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Dr. Bundy’s Curtain

I was visiting my grandparents at their remote cabin, deep in the woods of Northern Idaho. Read: no electricity or indoor bathroom.


They were trying to fix the leaky roof. But all cabin repairs needed to wait until next door neighbor, Dr. Bundy’s curtain was open—a sign that he was awake.


Without electricity, all the construction tools needed to be powered by a loud generator—and Dr. Bundy “Didn’t come here to rest and listen to that confounded noise.”


My grandparents would only do quiet work before his curtain opened. They respected his request—but a failing roof, and fixing a sagging porch required daylight hours and some significant sawing and hammering.


Construction was limited to the hours between 10:30 am and 3 pm—which meant the project took at least twice as long but gave those adjacent to the work a respite from the noise.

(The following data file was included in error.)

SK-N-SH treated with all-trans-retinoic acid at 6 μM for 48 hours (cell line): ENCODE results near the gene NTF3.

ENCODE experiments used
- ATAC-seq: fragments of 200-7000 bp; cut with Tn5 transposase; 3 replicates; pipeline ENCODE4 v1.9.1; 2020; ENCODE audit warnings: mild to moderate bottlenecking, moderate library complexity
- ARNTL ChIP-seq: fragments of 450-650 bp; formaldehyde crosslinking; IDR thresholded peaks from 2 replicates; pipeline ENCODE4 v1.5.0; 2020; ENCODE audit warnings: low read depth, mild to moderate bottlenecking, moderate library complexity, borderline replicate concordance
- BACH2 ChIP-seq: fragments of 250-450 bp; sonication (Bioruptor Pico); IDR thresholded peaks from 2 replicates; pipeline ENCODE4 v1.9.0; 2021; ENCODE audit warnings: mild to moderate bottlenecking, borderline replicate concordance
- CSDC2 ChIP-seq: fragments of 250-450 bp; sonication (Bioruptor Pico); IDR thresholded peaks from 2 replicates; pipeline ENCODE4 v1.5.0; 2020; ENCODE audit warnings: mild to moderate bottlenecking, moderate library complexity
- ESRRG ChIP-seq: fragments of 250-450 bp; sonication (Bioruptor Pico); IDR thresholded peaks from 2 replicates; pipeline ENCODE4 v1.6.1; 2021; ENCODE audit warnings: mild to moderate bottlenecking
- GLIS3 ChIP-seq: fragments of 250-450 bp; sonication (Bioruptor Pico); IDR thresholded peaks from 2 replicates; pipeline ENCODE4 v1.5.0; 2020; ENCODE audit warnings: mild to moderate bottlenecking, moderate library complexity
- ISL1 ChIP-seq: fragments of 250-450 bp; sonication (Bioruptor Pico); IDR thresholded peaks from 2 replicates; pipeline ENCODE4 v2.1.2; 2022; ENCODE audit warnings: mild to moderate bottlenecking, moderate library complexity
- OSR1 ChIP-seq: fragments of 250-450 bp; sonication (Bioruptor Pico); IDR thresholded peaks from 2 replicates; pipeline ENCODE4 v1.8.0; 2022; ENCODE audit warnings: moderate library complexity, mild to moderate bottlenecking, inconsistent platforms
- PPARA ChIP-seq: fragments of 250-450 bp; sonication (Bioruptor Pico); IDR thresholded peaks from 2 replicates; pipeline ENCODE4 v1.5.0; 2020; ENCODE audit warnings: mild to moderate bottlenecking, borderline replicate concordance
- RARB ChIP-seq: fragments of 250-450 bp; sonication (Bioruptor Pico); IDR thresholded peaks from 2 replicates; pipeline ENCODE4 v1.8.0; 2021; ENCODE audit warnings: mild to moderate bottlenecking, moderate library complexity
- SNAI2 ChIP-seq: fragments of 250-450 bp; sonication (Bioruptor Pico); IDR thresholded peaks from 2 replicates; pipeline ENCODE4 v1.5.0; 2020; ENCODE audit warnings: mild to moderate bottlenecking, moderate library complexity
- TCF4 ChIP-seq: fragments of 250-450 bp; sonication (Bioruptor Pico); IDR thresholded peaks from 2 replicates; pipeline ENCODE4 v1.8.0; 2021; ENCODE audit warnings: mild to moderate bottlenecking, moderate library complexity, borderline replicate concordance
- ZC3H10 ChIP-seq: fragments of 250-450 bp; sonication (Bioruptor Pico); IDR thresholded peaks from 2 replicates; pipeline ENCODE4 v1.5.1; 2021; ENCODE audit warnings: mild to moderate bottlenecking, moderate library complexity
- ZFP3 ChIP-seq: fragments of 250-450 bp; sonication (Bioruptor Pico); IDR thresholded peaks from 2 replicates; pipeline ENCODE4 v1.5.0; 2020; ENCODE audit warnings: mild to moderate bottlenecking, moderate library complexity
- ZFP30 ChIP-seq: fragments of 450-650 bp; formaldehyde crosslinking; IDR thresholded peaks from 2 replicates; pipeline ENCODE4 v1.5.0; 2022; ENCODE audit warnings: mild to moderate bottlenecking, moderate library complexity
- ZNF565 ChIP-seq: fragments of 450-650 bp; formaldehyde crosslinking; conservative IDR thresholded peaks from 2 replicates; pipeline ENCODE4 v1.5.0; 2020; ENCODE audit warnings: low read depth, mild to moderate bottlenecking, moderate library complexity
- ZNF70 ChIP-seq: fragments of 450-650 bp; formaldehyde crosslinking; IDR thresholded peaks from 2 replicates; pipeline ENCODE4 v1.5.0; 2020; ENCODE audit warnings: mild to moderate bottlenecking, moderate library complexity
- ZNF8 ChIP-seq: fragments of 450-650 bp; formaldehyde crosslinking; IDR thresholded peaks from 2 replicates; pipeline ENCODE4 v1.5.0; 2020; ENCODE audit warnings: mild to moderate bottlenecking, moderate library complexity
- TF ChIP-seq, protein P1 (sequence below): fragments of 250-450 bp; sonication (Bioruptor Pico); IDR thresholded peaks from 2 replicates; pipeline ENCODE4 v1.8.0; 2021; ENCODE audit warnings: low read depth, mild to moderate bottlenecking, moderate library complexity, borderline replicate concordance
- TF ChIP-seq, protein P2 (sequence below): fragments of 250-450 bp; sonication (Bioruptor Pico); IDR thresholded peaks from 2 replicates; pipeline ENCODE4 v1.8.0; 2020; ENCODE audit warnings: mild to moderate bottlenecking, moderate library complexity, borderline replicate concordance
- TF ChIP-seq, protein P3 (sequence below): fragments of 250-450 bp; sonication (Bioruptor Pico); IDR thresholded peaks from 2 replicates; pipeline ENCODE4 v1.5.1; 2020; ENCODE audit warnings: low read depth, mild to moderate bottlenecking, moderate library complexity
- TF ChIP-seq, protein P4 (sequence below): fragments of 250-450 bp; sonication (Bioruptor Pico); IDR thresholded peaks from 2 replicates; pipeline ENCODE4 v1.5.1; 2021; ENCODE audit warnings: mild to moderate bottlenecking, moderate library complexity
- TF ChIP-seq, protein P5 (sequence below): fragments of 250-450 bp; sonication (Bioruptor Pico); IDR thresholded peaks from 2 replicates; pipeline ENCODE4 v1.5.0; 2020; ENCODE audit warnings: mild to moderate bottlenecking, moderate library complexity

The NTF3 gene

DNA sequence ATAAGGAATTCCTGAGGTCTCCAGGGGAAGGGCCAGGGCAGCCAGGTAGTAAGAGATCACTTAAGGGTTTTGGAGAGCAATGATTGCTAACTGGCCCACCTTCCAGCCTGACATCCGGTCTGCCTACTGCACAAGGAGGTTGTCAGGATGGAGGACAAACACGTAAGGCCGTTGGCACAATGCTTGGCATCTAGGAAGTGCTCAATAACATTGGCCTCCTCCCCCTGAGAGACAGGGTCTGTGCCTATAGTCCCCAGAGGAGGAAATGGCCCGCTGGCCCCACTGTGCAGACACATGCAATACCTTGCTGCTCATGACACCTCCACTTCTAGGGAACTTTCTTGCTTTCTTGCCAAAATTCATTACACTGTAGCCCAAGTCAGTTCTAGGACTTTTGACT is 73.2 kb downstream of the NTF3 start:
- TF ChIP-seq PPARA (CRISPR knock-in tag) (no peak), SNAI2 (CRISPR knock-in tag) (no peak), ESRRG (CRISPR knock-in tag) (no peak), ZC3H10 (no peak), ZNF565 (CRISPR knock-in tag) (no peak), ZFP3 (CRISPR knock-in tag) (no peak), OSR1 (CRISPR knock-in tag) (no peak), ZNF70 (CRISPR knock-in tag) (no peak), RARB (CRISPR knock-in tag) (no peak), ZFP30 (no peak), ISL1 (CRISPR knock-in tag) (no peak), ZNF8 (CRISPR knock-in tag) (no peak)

Even though I was only seven, I remember watching my grandparents wait for the daily curtain opening. When I asked Grandma why they had to wait, she said that being nice wasn’t always easy, but it was the right thing to do.


I thought about Dr. Bundy’s curtain this week. It was a courtesy to him that didn’t have to be offered but was. No one disputed that work needed to be done on the cabin, but it was negotiable as to when and how long it would be. It made life better for everyone, even if the repairs took longer.


Grandma showed me that it isn't always easy doing the right thing, but when you're doing things right, it’s always best.


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